Restaurateurs take note -- by cutting your prices, you may be cutting how much people will like your food.
Researchers in nutrition, economics and consumer behavior often assume that taste is a given -- a person naturally either likes or dislikes a food. But a new study suggests taste perception, as well as feelings of overeating and guilt, can be manipulated by price alone.
"We were fascinated to find that pricing has little impact on how much one eats, but a huge impact on how you interpret the experience," said Brian Wansink, Ph.D., a professor at the Dyson School of Applied Economics and Management at Cornell University who oversaw the research. "Simply cutting the price of food at a restaurant dramatically affects how customers evaluate and appreciate the food."
The researchers teamed up with a high-quality Italian buffet in upstate New York to study how pricing affects customers' perceptions. They presented 139 diners with a menu that offered an all-you-can-eat buffet priced at either $4 or $8. Customers were then asked to evaluate the food and the restaurant and rate their first, middle and last taste of the food on a nine-point scale.
Those who paid $8 for the buffet reported enjoying their food on average 11 percent more than those who paid $4, though the two groups ate the same amount of food overall. People who paid the lower price also more often reported feeling like they had overeaten, felt more guilt about the meal, and reported liking the food less and less throughout the course of the meal.
"We were surprised by the striking pattern we saw," said Ozge Sigirci, a researcher at Cornell University Food and Brand Lab who conducted the study. "If the food is there, you are going to eat it, but the pricing very much affects how you are going to feel about your meal and how you will evaluate the restaurant."
Public health researchers and health advocates have focused on how all-you-can-eat buffets influence people's eating habits. On the theory that such restaurants foster overeating and contribute to obesity, some advocates have proposed imposing special taxes on buffet consumers or restaurant owners.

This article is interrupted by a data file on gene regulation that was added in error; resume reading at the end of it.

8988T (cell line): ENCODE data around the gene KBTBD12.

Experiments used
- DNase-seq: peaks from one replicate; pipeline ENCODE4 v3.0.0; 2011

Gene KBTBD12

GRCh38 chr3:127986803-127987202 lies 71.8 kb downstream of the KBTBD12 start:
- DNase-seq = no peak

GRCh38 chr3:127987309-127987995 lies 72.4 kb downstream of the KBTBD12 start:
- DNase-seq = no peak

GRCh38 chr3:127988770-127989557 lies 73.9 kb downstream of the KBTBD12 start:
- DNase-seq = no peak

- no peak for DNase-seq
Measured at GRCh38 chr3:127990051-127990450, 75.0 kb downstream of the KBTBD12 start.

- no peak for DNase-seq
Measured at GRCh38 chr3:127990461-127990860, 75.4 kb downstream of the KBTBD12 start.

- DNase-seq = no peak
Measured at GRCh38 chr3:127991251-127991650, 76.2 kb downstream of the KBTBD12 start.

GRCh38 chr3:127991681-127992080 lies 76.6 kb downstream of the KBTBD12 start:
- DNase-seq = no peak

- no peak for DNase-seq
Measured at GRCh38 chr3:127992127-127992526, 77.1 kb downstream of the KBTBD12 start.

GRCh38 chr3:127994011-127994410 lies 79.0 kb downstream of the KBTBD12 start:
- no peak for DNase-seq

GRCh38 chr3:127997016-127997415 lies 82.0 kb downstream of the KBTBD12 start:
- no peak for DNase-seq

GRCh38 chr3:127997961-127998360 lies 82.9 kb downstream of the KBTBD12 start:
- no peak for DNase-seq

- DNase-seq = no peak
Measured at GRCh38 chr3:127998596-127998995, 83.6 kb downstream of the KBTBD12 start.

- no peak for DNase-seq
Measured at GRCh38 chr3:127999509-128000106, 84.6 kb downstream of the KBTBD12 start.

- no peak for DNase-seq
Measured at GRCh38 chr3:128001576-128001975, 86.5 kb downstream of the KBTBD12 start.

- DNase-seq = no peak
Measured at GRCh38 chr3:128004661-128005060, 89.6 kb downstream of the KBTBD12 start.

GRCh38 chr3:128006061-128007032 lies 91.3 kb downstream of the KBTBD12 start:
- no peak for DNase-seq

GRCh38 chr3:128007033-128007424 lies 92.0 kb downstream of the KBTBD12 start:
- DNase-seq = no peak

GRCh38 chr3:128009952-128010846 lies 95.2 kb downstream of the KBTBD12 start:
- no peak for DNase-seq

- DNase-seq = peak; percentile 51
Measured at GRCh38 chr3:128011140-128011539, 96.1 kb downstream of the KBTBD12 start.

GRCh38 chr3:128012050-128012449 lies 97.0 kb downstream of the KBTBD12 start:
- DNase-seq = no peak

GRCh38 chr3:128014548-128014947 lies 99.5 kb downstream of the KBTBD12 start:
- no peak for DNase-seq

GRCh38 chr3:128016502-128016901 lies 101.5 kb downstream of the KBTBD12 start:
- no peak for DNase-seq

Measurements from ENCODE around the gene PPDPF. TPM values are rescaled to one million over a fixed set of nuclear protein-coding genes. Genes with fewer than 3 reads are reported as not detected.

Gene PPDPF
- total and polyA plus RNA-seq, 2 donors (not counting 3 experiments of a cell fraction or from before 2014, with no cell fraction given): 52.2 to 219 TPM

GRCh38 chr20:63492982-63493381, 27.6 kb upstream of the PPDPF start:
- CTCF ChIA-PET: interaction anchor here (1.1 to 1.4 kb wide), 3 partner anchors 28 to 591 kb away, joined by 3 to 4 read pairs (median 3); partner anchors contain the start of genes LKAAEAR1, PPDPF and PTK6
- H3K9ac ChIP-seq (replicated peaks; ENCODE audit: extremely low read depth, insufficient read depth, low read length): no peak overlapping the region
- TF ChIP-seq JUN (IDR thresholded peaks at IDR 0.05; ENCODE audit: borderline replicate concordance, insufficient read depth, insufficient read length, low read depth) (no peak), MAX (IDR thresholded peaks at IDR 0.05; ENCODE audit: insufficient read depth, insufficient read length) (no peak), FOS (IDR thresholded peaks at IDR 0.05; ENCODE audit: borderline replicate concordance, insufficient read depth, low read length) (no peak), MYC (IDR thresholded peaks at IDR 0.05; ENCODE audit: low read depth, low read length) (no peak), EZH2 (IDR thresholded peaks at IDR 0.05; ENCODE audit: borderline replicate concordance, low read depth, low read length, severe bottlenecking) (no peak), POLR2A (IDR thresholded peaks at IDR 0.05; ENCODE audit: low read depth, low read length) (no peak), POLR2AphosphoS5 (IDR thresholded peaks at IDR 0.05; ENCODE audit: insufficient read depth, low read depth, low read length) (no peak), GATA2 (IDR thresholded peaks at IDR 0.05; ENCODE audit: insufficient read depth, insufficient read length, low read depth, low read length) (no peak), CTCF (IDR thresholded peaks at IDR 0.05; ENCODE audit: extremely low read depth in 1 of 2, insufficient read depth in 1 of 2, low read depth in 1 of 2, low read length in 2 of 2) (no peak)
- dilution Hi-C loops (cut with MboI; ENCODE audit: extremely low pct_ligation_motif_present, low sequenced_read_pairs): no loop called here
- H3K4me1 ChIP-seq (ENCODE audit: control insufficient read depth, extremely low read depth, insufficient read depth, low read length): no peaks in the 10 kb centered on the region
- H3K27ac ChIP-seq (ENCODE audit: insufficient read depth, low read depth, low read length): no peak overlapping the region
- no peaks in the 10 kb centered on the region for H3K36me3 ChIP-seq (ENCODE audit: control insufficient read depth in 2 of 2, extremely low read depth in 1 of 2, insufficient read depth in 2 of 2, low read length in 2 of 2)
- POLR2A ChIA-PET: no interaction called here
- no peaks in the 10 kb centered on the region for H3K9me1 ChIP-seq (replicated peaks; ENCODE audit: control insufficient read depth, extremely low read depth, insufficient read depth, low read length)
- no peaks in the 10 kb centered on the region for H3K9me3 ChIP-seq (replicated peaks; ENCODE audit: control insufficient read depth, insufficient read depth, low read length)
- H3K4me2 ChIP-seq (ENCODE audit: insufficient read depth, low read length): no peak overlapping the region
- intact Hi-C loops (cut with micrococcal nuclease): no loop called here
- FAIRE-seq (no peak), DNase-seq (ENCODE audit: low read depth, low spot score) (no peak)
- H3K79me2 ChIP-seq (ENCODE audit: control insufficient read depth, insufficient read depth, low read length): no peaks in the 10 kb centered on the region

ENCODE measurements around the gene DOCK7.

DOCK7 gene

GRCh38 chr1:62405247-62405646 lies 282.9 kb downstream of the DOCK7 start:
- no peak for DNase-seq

The study did not directly address the public health implications of all-you-can-eat buffets, but the researchers said the results could offer lessons about how to optimize a restaurant experience. "If you're a consumer and want to eat at a buffet, the best thing to do is eat at the most expensive buffet you can afford. You won't eat more, but you'll have a better experience overall," said Wansink.
The study fits within a constellation of other work by Wansink and others offering insights about how health behaviors can be manipulated by small changes, such as putting the most healthful foods first in a display or using a smaller dinner plate.
"This is an example of how a really small change can transform how a person interacts with food in a way that doesn't entail dieting," said Wansink, who is author of Slim by Design: Mindless Eating Solutions for Everyday Life, an upcoming book about how design choices influence eating behavior.
Ozge Sigirci presented the findings during the Experimental Biology 2014 meeting on Tuesday, April 29.
The above post is reprinted from materials provided by Federation of American Societies for Experimental Biology (FASEB). Note: Materials may be edited for content and length.
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